Mixed Blessings

Even When Theater's Bad, It Has Ways of Making Good

You know the Chekhovian anecdote about the actor who gets his line wrong. "We're traught in a clap!" he exclaims, and then tries to repair the damage with "I mean, we're clapped in a traught!" Correcting the mistake only makes it worse; critics know the feeling only too well. The two basic parameters of our art: (a) The critic holds the theater to its highest standard, always demanding perfection. (b) The critic loves the theater so much that all the flaws in a work can be forgiven for the sake of one minute's greatness. Anyone sense a contradiction here? But like the unlucky actor in Shamrayev's reminiscence, we who review plays persevere, going from one mistaken extreme to the other, every now and then miraculously getting something right. And as on the stage, getting the simplest thing right turns out to be extremely difficult.

This is by way of prelude to a trio of Off-Broadway productions that get many things, sometimes big central things, wrong. But two of the three have, at the end, a few minutes' greatness. Should I pan them for their failings, or rave about them for the greatness's sake? What I'd prefer, I suppose, would be for readers to gauge from my review whether the work will interest them enough to judge it for themselves. "The drama's laws the drama's patrons give," which means you, who pay for your seats, and not me and my ilk, who get comps. The critic has to know what art costs the public, as well as what it costs the artists. But the public's approval, too, can be reviewed; everything that affects the critic is fodder for criticism.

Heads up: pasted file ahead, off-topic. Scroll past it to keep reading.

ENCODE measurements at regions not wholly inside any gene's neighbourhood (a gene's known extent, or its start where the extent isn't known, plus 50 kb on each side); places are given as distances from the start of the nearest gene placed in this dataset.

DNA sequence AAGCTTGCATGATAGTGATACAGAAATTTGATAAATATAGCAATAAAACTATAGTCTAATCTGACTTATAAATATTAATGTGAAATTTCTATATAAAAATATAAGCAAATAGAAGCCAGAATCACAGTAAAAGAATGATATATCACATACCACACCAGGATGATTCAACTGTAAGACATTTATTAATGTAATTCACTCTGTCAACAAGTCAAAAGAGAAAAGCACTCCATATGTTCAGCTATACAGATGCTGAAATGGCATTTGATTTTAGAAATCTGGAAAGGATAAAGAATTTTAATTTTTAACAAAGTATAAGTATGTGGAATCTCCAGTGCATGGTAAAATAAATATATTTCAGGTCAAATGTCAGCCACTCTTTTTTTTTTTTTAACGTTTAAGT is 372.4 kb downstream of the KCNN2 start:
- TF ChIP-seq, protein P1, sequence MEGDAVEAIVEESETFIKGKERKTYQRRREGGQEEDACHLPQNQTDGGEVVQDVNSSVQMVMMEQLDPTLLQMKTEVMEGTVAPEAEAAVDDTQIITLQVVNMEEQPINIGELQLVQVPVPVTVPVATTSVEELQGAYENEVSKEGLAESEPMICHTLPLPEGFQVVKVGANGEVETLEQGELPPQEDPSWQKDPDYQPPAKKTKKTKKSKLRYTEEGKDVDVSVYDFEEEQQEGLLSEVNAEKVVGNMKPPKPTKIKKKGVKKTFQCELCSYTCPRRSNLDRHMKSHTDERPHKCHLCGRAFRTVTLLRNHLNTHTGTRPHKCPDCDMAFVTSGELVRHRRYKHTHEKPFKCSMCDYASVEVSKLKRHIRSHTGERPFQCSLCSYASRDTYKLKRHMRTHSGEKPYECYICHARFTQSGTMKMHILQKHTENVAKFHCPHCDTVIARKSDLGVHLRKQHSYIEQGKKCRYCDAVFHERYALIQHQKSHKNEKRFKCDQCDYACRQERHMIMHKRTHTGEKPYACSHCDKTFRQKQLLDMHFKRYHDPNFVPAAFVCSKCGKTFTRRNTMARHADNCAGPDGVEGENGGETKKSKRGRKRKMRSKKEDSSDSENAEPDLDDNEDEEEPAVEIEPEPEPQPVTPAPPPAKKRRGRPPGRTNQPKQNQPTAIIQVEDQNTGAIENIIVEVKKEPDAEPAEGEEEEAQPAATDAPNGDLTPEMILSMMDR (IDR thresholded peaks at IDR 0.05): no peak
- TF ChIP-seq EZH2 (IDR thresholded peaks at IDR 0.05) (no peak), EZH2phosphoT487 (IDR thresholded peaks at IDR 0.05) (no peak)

That includes the entire world—I went into the theater because, after seeing Jean-Louis Barrault's company, I believed theater could include the entire world—and a sense of the world is what makes me feel greatness at the end of Lanford Wilson's Rain Dance, a problematic play having its New York premiere in a deeply flawed production as the finale of Signature Theater's all-Wilson season. Yes, I did just say "problematic" and "deeply flawed." But let me offer a supplementary suggestion: Before attending Rain Dance, go to some major news Web site, type "Indian Point" in the search box, and click. Read the most recent stories that come up, and then go to see this play about life at Los Alamos in 1945. What Wilson is up to here will be brought home to you more forcefully, and maybe the reverberations will compensate for what you dislike about the 90-minute event.

Suzanne Regan and James van der Beek in Rain Dance: not with a bang
photo: Joan Marcus
Suzanne Regan and James van der Beek in Rain Dance: not with a bang

Details

Rain Dance
By Lanford Wilson
Signature Theatre
555 West 42nd Street
212-244-7529

Romola and Nijinsky
By Lynne Alvarez
Primary Stages
354 West 45th Street
212-333-4052

Writer's Block
By Woody Allen
Atlantic Theater
336 West 20th Street
212-239-6200